Even though it may look like France is backing Ouattara from the other side of the pond, it’s more likely that France wants to bomb everything to shit before pulling out fast. French citizens in the Ivory Coast are the tall-thin-lefty-with-black-wife type, the ones who think that anyone who quotes Molière and drinks red wine is French to the core. No one gives a shit about them – not the French government, still less the French public. But the army relishes any opportunity for a real-life EVAC exercise. And this is precisely what this is.

    Which is why France got involved in Libya. It knows that its real geostrategic interests lie in Europe and the Med, not in the network of Collèges français in that shithole called Africa.

  • 15. Ruthless Canadian  |  April 6th, 2011 at 1:56 pm

    Gary,

    “One commenter reminded me of something I should’ve remembered: way back in November 2010, the Ivory Coast Air Force, fighting for Laurent Gbagbo at the time, bombed a French “peacekeeping” force in a Ouattara stronghold.”

    Gbagbo attacked the French in November 2004, not November 2010. And I’m pretty sure that the leader of the FN at that time was Soro, not Ouattara.

  • 16. Yoh Xi Hung  |  April 6th, 2011 at 2:55 pm

    Would love to see a War Nerd article on the Gustav vs the RPG…. :)

  • 17. Diet Koch  |  April 6th, 2011 at 3:22 pm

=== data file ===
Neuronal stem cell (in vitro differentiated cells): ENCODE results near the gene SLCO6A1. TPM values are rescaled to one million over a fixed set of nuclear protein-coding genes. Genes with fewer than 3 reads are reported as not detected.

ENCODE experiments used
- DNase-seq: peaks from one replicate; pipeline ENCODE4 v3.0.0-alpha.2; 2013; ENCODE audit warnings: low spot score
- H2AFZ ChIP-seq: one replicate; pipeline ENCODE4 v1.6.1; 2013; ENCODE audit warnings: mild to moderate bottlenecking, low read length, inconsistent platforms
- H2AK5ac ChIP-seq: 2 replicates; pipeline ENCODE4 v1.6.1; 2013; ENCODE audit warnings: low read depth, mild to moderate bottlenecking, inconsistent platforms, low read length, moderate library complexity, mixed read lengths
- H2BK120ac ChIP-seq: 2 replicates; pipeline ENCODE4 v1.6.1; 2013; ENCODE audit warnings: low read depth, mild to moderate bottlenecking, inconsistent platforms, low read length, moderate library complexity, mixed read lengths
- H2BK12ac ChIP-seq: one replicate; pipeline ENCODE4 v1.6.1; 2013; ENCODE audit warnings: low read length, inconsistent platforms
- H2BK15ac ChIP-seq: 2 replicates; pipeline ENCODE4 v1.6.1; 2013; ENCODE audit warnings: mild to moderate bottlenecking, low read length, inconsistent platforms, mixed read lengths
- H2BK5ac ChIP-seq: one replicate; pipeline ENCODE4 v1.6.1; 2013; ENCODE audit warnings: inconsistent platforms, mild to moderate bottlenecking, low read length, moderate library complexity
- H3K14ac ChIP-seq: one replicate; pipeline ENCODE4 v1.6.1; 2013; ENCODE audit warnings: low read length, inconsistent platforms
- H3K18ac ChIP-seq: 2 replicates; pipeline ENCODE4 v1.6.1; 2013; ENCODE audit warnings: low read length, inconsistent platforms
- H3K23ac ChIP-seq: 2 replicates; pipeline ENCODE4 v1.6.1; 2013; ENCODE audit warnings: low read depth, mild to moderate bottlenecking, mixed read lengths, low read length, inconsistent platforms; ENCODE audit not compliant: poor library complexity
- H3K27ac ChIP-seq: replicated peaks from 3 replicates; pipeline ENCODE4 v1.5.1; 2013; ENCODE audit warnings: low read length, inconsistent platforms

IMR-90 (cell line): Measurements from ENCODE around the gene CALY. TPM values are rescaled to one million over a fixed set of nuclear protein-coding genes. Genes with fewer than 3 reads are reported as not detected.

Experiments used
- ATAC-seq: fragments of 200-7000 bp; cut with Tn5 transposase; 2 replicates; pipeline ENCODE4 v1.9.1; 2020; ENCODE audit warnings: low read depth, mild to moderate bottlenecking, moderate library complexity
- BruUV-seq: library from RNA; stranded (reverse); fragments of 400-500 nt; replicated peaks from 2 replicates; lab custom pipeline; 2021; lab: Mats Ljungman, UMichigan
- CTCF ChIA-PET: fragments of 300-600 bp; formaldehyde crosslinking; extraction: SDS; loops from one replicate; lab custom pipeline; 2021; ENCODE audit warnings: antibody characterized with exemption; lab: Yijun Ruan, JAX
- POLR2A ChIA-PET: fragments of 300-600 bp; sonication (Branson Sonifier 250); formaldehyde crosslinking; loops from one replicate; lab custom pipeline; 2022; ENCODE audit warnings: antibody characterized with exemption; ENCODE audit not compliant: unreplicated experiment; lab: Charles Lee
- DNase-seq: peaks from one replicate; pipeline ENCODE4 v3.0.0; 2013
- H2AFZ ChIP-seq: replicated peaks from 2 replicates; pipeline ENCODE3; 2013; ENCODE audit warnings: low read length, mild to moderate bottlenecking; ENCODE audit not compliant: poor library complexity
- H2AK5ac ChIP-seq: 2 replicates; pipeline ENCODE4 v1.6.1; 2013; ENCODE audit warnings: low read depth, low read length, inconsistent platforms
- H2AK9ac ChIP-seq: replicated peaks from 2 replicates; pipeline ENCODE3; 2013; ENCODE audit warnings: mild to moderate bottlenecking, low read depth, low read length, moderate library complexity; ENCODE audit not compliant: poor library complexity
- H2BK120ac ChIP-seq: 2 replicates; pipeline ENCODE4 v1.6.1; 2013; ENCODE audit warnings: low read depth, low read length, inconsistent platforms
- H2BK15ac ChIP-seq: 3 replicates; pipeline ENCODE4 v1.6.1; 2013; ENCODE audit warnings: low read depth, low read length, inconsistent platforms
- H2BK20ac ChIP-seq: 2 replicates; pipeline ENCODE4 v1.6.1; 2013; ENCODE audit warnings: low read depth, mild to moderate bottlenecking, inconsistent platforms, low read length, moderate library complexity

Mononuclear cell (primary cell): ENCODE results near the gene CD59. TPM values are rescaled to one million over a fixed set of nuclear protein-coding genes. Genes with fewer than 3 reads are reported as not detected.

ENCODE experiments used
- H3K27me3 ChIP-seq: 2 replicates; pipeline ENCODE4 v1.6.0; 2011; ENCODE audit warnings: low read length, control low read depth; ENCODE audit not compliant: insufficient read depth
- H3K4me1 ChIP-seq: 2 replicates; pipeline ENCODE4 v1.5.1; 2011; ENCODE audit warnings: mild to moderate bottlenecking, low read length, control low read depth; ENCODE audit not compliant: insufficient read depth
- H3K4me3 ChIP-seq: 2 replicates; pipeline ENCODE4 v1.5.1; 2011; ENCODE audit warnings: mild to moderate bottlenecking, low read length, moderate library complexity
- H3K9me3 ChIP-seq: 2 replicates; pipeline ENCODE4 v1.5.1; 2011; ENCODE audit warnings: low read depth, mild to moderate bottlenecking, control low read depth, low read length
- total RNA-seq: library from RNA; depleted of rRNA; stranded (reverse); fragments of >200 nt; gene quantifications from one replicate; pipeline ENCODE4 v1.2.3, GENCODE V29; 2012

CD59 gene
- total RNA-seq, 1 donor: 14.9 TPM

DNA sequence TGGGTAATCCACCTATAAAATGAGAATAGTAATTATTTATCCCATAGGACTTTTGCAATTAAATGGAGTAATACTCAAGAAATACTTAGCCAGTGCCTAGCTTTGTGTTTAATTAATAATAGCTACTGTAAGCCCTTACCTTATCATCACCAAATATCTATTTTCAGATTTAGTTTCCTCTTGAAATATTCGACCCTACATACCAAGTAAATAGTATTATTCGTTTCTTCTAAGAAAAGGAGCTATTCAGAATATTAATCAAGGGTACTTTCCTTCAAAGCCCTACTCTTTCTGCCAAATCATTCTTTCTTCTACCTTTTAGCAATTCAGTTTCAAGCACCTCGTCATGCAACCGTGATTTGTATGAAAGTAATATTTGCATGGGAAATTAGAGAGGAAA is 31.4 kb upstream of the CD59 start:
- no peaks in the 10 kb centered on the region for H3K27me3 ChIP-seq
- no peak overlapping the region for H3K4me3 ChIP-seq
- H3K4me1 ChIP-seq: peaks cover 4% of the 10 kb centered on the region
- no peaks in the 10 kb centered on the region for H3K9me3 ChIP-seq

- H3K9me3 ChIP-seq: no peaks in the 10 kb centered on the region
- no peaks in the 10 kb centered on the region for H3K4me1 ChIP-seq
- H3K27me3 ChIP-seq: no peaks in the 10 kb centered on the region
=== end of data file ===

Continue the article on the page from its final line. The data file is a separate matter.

Back in the thirty years’ war, ruling French minister of state Cardinal Richelieu backed the protestant side against the catholics.

    That’s about all you need to know about French foreign policy.

  • 18. Off Course  |  April 6th, 2011 at 3:38 pm

    I don’t think the article you linked about Gbagbo threatening to nationalize foreign banks doesn’t make sense in your timeline. Maybe I just don’t get it, but he made the threat after the election and the supposed backing of Ouattara had already taken place. Therefore it can’t be reason why the French hate him; it appears more likely to be a response to his lack of support.

  • 19. Dejo  |  April 6th, 2011 at 4:28 pm

    At least wealth is practical. I’d hate the idea that war is waged for prestige, or some other non-existent bullshit.

  • 20. PT Barnum  |  April 6th, 2011 at 4:31 pm

    France is not so much backing Ouattara as kicking the arse out of anything and anyone who attacks French nationals or force in Côte d’Ivoire.

    “France” how funny. And Obama’s decision to bomb Libya means that American’s want to bomb Libya.